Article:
Archives for May 2013

Talking Too Much When You Have ADHD

ADHD and talking too muchDo you talk a lot? Do you use more words to express yourself than other people you know? While this might not be problematic in your home life, it can be a huge problem at work. People are busy and want you to get to the point. You sense them getting impatient, or backing away when you start a conversation (they know once they engage they will be there for a while). Neither, of which, is nice for you.

The way we talk is also how we write. If you talk a lot you will properly find writing concise notes hard too. If writing notes is a big part of your job, (nurses, doctors social workers, therapists, lawyers are just a few examples), then writing notes takes you a LOT of time. Plus, you want to include all the information to cover yourself  legally/company policy. You become overwhelmed with the backlog.

Catching up seems like it will never happen because every day more gets added to your pile. The answer to both of these problems is the same. Planning and headers. Both might sound too simple to work or boring and time consuming. However, this simple strategy does work, only takes minutes, yet save you hours.

Conversations

To keep conversations short and to the point, before approaching your boss or colleague or heading into a meeting:

  1. Grab a piece of paper and write the title of the topic you want to talk about. This keeps you on topic.
  2. Underneath jot down the key issues you want to address, no more than 5.
  3. Under each key issue write the relevant points.
  4. If linear thinking is hard for you, use a mind map to brainstorm the points. When you have it clear in your mind transfer the information to a list. Lists make you look more professional (I know! But that is a whole other topic).

Taking time to do this simple plan, will allow you to talk briefly and succinctly and keep you on task. It will make you look and feel professional and organized.You might even say to the person I want to have a quick conversation about X and these are the 5 things I want to cover. This helps them to gauge the length of the conversation.

Keeping your written words brief

Very similar principles apply when you are planning what to write in the official notes.

  1. Before you write in the official notes, on a piece of paper list topics you want to document.
  2. Under each key issue write the relevant points.
  3. Using the above as a frame work begin expanding it in the official notes.
  4. Different work environments have different rules for how the official notes should look.

However, if appropriate:

* Use headings. It helps you to stay on subject and easy for other to find what they need quickly.
* Use bullet points. You can get the key information out without taking time to form sentences.

5. If writing notes is a big part of your job, you are properly repeating the same things again and again… just in different parts of client/ patient notes. You don’t need to reinvent the wheel every time. Create a template for yourself for different topics that recur a lot in your line of work. This will save you tons of time and you can go home on time.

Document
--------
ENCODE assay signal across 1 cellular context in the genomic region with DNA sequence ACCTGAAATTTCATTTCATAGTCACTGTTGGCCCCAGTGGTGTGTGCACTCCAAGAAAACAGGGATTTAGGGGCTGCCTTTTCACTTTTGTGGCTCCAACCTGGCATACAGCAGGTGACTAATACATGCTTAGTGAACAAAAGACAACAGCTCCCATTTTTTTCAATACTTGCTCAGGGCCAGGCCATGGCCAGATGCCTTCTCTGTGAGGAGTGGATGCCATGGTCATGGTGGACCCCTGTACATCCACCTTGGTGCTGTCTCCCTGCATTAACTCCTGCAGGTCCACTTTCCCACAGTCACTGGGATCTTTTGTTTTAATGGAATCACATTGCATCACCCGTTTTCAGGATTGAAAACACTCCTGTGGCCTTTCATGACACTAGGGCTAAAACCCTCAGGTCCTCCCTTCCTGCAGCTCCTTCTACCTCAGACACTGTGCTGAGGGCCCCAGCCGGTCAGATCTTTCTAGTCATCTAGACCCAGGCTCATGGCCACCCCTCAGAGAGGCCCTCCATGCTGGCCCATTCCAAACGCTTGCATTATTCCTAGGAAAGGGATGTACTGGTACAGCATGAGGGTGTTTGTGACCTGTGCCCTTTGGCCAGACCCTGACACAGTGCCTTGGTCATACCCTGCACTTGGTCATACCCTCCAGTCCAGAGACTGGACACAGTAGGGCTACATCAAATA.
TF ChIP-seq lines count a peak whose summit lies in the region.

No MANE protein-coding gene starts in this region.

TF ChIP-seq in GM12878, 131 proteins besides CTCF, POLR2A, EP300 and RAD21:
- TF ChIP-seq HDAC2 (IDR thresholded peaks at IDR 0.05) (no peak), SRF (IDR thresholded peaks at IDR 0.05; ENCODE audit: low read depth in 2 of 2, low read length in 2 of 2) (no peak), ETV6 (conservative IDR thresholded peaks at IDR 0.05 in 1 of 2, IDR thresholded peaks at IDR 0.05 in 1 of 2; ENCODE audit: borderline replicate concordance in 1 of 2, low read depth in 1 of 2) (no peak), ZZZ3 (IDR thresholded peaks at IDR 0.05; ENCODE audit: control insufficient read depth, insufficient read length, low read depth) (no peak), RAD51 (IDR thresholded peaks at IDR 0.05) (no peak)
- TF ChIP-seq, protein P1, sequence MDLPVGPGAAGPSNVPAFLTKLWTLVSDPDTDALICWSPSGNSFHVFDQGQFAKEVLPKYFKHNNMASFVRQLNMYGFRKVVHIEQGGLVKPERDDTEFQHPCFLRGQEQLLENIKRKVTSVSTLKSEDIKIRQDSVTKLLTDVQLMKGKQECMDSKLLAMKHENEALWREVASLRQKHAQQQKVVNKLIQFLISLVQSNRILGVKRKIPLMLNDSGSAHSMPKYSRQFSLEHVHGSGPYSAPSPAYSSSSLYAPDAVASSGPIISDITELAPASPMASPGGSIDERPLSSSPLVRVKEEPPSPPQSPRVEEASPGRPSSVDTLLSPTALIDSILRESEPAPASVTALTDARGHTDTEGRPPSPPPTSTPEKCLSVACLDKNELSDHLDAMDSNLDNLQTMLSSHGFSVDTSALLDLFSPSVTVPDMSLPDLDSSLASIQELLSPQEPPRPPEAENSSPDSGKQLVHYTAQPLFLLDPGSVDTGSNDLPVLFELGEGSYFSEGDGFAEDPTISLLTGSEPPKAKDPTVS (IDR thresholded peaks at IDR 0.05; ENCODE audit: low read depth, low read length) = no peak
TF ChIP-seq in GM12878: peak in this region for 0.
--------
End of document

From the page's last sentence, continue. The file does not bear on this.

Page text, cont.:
ADHD, Dopamine and Getting Things Done!

dopamineAt school I was never a of fan chemistry.  However, now I find the chemistry in our brains fascinating. Dopamine, oxytocin, serotonin and endorphin are all chemicals that keep us safe and happy.  Dopamine is particularly interesting as the ADHD brain has less dopamine than the average brain.  This results in ADD challenges, such as focus and concentration.

There are ways to increase dopamine, both with ADHD meds, and natural ways such as taking omega 3, exercising and meditation. You can also increase dopamine by getting things done!

When you set yourself a goal and achieve it, you get a shot of dopamine and feel good.  Because we like the good feeling we naturally want to achieve something else.  Human brains don’t distinguish between big goals and small goals.  It just rewards you for accomplishing something you set out to do. So you can use this to your advantage and set a small achievable goal every day.

Unfortunately, most ADDers are hard on themselves and only give themselves permission to feel good after achieving something BIG.  For example, studying for a degree, you could wait 4 years until the degree is completely finished to feel good. Or you could set mini goals for yourself every day of the journey.  Remember, big achievements come from many small ones.  Don’t minimize the small ones as they are vital to success.

The other trick to getting more dopamine in your daily life is to set your mini goals at the right difficultly level.  If they are too easy, you won’t get a satisfied feeling.  If they are too hard you will give up trying. Be careful if you recognize yourself in this because rather than helping you to succeed, it demotivates you and you get less done.

Your challenge this week is to…

1) Break a goal into small achievable parts

2) Achieve a mini goal every day

3) Notice and enjoy the sense of satisfaction and your dopamine shot!

Alternative Ways To Treat ADHD

How the body responds to food and lifestyle choices and its effect on ADHD have always fascinated me. Earlier this year a reader of the Untapped Brilliance blog contacted me and said,

“I just came across your blog and I love it.  I have never tried medication for my ADHD.  I have made quite a few lifestyle changes in the last few years.  I have tried many things out there in the world of naturopathy, alternative therapies, etc.   You are right on about gluten…. “